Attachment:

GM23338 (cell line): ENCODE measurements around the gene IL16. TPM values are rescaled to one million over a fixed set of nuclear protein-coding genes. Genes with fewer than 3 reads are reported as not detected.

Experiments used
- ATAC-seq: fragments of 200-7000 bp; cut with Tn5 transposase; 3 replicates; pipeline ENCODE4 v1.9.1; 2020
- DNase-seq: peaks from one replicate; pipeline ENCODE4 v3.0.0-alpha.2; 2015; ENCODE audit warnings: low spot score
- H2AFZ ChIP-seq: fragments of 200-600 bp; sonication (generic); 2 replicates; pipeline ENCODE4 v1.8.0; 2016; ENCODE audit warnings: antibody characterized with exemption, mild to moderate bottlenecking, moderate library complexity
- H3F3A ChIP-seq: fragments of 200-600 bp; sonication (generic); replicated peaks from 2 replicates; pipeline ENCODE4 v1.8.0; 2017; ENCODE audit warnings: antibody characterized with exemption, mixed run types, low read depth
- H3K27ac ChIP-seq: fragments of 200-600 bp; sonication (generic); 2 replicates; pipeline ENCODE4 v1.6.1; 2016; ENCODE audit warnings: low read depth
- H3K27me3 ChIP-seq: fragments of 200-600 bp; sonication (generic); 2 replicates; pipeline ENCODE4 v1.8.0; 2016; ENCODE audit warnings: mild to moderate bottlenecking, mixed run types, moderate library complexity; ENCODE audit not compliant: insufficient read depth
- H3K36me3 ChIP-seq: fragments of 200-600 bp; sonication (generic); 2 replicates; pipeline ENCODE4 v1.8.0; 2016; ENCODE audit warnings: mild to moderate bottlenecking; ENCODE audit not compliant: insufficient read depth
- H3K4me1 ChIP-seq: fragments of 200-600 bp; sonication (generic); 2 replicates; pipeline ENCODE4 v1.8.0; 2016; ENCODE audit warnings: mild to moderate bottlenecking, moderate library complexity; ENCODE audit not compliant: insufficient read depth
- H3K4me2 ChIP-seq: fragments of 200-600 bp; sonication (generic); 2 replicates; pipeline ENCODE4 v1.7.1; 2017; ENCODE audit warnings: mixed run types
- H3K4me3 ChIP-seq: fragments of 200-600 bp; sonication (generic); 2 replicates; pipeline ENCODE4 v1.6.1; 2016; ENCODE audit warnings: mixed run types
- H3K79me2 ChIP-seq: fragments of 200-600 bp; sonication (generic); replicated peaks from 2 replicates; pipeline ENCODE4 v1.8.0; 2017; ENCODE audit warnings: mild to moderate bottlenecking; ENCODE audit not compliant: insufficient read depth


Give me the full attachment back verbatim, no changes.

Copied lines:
GM23338 (cell line): ENCODE measurements around the gene IL16. TPM values are rescaled to one million over a fixed set of nuclear protein-coding genes. Genes with fewer than 3 reads are reported as not detected.

Experiments used
- ATAC-seq: fragments of 200-7000 bp; cut with Tn5 transposase; 3 replicates; pipeline ENCODE4 v1.9.1; 2020
- DNase-seq: peaks from one replicate; pipeline ENCODE4 v3.0.0-alpha.2; 2015; ENCODE audit warnings: low spot score
- H2AFZ ChIP-seq: fragments of 200-600 bp; sonication (generic); 2 replicates; pipeline ENCODE4 v1.8.0; 2016; ENCODE audit warnings: antibody characterized with exemption, mild to moderate bottlenecking, moderate library complexity
- H3F3A ChIP-seq: fragments of 200-600 bp; sonication (generic); replicated peaks from 2 replicates; pipeline ENCODE4 v1.8.0; 2017; ENCODE audit warnings: antibody characterized with exemption, mixed run types, low read depth
- H3K27ac ChIP-seq: fragments of 200-600 bp; sonication (generic); 2 replicates; pipeline ENCODE4 v1.6.1; 2016; ENCODE audit warnings: low read depth
- H3K27me3 ChIP-seq: fragments of 200-600 bp; sonication (generic); 2 replicates; pipeline ENCODE4 v1.8.0; 2016; ENCODE audit warnings: mild to moderate bottlenecking, mixed run types, moderate library complexity; ENCODE audit not compliant: insufficient read depth
- H3K36me3 ChIP-seq: fragments of 200-600 bp; sonication (generic); 2 replicates; pipeline ENCODE4 v1.8.0; 2016; ENCODE audit warnings: mild to moderate bottlenecking; ENCODE audit not compliant: insufficient read depth
- H3K4me1 ChIP-seq: fragments of 200-600 bp; sonication (generic); 2 replicates; pipeline ENCODE4 v1.8.0; 2016; ENCODE audit warnings: mild to moderate bottlenecking, moderate library complexity; ENCODE audit not compliant: insufficient read depth
- H3K4me2 ChIP-seq: fragments of 200-600 bp; sonication (generic); 2 replicates; pipeline ENCODE4 v1.7.1; 2017; ENCODE audit warnings: mixed run types
- H3K4me3 ChIP-seq: fragments of 200-600 bp; sonication (generic); 2 replicates; pipeline ENCODE4 v1.6.1; 2016; ENCODE audit warnings: mixed run types
- H3K79me2 ChIP-seq: fragments of 200-600 bp; sonication (generic); replicated peaks from 2 replicates; pipeline ENCODE4 v1.8.0; 2017; ENCODE audit warnings: mild to moderate bottlenecking; ENCODE audit not compliant: insufficient read depth